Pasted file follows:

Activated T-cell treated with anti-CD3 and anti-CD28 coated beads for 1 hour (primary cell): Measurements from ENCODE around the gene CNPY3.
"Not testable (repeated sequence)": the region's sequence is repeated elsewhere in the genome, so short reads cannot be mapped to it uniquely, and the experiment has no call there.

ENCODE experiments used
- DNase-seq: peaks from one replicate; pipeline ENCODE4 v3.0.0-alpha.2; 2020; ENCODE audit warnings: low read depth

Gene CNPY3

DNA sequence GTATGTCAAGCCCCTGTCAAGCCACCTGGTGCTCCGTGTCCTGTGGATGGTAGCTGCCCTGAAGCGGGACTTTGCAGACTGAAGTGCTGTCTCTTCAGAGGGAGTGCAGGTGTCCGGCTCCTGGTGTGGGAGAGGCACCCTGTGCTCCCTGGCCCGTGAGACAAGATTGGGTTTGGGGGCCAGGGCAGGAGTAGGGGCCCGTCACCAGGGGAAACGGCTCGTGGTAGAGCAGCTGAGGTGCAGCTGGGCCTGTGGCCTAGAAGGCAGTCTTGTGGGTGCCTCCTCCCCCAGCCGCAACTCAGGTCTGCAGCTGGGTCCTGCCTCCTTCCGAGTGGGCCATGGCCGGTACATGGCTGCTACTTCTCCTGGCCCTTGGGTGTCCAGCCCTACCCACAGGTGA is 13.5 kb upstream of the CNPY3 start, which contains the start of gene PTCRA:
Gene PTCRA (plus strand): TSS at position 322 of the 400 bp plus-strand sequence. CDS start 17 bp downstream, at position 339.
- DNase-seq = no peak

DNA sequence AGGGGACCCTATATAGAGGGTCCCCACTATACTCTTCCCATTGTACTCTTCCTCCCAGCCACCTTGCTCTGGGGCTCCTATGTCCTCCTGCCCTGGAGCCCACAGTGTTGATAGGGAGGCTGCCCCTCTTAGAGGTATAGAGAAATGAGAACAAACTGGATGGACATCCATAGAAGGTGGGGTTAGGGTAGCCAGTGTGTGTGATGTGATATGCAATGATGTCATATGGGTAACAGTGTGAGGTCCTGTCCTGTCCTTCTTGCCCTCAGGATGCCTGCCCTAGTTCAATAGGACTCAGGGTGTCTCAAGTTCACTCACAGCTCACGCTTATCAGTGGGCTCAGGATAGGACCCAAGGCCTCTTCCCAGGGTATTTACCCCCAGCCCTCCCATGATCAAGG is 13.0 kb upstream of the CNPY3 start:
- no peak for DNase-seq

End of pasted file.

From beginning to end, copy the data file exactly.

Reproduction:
Activated T-cell treated with anti-CD3 and anti-CD28 coated beads for 1 hour (primary cell): Measurements from ENCODE around the gene CNPY3.
"Not testable (repeated sequence)": the region's sequence is repeated elsewhere in the genome, so short reads cannot be mapped to it uniquely, and the experiment has no call there.

ENCODE experiments used
- DNase-seq: peaks from one replicate; pipeline ENCODE4 v3.0.0-alpha.2; 2020; ENCODE audit warnings: low read depth

Gene CNPY3

DNA sequence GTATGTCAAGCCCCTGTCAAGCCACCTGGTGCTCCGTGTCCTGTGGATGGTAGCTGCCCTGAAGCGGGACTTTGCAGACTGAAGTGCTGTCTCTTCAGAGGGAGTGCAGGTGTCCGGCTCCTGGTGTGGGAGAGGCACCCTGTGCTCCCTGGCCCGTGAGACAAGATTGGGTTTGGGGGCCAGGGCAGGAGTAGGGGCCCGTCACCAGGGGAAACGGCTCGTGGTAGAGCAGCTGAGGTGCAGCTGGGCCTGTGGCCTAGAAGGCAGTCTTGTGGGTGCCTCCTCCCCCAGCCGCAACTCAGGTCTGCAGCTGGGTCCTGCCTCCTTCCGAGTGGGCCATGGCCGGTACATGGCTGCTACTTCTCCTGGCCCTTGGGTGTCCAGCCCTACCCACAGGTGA is 13.5 kb upstream of the CNPY3 start, which contains the start of gene PTCRA:
Gene PTCRA (plus strand): TSS at position 322 of the 400 bp plus-strand sequence. CDS start 17 bp downstream, at position 339.
- DNase-seq = no peak

DNA sequence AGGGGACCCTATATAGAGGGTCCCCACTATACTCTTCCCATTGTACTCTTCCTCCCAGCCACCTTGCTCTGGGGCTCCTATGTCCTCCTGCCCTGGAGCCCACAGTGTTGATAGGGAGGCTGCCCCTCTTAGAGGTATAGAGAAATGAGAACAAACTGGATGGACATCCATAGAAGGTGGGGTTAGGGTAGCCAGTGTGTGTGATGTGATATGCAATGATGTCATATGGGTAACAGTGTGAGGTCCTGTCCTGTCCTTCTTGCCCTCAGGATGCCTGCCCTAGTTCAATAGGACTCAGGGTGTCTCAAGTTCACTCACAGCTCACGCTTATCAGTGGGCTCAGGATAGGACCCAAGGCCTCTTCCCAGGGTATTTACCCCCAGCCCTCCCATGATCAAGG is 13.0 kb upstream of the CNPY3 start:
- no peak for DNase-seq